Several conditions placed on ‘Internet Black Widow’ ahead of release
Melissa Ann Shepard made an appearance on Tuesday at Dartmouth Provincial court.
She is set to be released on Friday after serving a three-year sentence for the administering a noxious substance and failing to provide the necessities of life to her fourth husband who fell ill while on their honeymoon.
The Crown sees her as a risk to the public, especially elderly men, and have placed a total of 22 conditions on her release.
She hasn’t been designated a dangerous offender.
“She will be banned from using the internet, she will be subject to a curfew, she has to report all relationships to the police and she can’t access drugs or alcohol,” said James Giacomantonio, Crown attorney.
Shepard must report to police to tell them where she will be living within 24 hours of her release on Friday.
If she wants to move, she must notify the authorities and any vehicle she uses must be reported to police as well.
WATCH: Melissa Ann Shepard is set to be released from jail later this week, after serving time for poisoning her latest, newlywed husband four years ago. As Global’s Natasha Pace reports, authorities want to keep a close eye on Shepard when she’s free.
Shepard is not allowed to have any access to the internet or possess any illegal non-prescription drugs.
She is also not to have a romantic relationship with anyone until the person has been identified to police.
“We try to be fair with our discretion. We believe someone like Ms Shepard is a good candidate for this sort of order,” said Giacomantonio.
Storied criminal history
Shepard has a long criminal history, having been convicted three times in the past of causing physical and psychological harm to her victims.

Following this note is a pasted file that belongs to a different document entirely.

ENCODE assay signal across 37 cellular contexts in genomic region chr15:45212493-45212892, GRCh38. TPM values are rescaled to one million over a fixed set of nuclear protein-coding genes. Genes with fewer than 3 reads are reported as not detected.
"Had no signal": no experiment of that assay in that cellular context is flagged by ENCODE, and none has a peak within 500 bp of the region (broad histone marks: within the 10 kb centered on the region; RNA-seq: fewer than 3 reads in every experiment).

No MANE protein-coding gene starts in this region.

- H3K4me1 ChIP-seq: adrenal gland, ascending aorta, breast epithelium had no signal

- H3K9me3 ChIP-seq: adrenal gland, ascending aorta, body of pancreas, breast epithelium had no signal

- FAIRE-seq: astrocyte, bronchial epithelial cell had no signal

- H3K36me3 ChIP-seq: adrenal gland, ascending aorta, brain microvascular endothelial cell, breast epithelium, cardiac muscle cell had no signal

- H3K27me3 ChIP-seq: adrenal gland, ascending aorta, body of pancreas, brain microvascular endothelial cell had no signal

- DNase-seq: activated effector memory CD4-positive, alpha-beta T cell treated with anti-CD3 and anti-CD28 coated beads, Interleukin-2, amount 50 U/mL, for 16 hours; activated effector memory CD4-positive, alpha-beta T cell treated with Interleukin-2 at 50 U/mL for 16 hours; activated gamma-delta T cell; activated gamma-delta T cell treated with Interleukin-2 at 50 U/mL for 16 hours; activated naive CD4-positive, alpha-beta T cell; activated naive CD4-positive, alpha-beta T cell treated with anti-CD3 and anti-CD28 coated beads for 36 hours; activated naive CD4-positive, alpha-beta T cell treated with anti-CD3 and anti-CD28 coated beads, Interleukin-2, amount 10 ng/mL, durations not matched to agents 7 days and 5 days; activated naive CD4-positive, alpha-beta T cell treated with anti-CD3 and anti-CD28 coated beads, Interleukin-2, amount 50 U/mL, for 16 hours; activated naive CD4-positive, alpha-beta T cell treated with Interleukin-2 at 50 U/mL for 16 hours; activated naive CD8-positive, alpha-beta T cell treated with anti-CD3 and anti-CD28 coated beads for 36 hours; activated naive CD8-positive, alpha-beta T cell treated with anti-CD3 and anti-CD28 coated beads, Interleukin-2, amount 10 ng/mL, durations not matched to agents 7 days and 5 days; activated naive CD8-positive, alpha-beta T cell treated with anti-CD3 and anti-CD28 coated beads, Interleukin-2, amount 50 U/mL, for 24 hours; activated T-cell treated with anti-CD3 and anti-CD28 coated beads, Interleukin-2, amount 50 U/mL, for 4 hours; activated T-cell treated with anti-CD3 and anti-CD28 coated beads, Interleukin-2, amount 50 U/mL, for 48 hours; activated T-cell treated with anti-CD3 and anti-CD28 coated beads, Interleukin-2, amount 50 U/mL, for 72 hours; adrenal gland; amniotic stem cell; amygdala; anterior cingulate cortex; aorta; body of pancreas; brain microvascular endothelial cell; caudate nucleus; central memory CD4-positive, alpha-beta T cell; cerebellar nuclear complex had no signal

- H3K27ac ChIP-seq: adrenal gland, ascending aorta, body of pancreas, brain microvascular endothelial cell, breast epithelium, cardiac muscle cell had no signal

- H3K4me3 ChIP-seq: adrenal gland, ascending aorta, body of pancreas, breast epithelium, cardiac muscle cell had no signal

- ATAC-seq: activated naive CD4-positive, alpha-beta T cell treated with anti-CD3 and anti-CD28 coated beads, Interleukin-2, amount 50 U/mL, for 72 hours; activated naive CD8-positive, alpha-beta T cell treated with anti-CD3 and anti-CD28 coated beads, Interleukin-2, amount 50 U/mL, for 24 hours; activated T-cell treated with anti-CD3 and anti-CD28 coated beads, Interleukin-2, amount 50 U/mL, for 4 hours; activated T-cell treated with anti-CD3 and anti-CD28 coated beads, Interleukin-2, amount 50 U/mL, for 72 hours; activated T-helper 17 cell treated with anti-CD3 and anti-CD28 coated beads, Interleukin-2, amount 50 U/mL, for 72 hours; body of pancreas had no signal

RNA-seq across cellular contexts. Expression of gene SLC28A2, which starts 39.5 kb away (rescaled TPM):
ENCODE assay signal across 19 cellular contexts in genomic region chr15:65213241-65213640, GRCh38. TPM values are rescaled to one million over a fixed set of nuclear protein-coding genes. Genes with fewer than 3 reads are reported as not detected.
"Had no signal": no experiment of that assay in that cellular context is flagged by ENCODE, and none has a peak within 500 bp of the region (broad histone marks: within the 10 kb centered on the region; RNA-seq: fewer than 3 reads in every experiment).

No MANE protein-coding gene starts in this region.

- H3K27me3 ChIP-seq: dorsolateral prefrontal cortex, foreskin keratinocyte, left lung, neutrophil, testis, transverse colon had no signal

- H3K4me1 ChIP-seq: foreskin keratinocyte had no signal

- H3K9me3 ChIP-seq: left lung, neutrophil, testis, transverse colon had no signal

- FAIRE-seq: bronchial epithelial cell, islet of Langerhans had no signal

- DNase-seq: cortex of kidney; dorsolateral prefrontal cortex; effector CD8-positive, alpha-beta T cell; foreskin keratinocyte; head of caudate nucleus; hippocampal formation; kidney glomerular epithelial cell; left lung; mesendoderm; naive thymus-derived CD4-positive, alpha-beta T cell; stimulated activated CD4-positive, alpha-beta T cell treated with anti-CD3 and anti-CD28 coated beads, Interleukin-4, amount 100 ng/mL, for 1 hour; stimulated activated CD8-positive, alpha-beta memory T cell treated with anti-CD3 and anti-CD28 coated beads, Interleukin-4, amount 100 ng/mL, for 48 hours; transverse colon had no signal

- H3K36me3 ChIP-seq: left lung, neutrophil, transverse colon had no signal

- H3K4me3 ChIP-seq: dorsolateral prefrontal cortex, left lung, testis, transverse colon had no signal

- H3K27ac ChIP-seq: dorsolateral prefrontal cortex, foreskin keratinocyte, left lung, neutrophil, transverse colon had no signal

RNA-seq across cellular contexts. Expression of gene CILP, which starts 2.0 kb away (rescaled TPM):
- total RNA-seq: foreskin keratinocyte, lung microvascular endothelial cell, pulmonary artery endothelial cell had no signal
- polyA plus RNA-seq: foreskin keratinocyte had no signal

She has been named the Internet Black Widow due to the fact that she finds her potential victims online.
One of her victims, Alex Strategos told Global News by phone on Tuesday that he isn’t happy to see Shepard being released.
Shepard was sentenced to five years in prison for elder abuse in 2005 after she took advantage of Strategos, who had been in need of care.
“She’s very nice but you don’t know what goes on in her head,” Strategos said by phone from Florida. “She would give me some ice cream and she had some kind of pill in it. I didn’t know it had anything in it”
His family later found that Shepard had taken thousands of dollars from the man’s bank account. Police found a case full of pills in Strategos’ home, where Shepard had been living.
Despite a criminal history dating back to the 1970’s, Shepard hasn’t been declared a dangerous offender. The crown says that could only possibly happen if she is convicted again.
Right now, imposing conditions is the best they can do.
“It’s just important for us to keep our eye on high risk offenders like Ms Shepard so that the public is protected. We believe that she poses a risk going forward to the particular group of elderly males that she has preyed upon in the past,” said Giacomantonio.
Shepard plans to move to Halifax following her release from jail. At this point, it’s expected she will fight the conditions on a court appearance next month.
History of targeting husbands
In 2012, she was charged with attempted murder after her husband was administered a a noxious substance – prescription drugs – while the couple were on their honeymoon in Cape Breton.
In the 1990s, Shepard was convicted of manslaughter after running over her second husband on a deserted road and failing to report the incident until hours after.
Shepard’s third husband died of an apparent pre-existing medical condition and his remains were cremated before an autopsy or toxicology tests could be done.
Before he died, her husband experienced slurred speech and had to be hospitalized, symptoms similar to Shepard’s fourth husband and most recent victim.
Family members believe he was poisoned.
* With files from Natasha Pace
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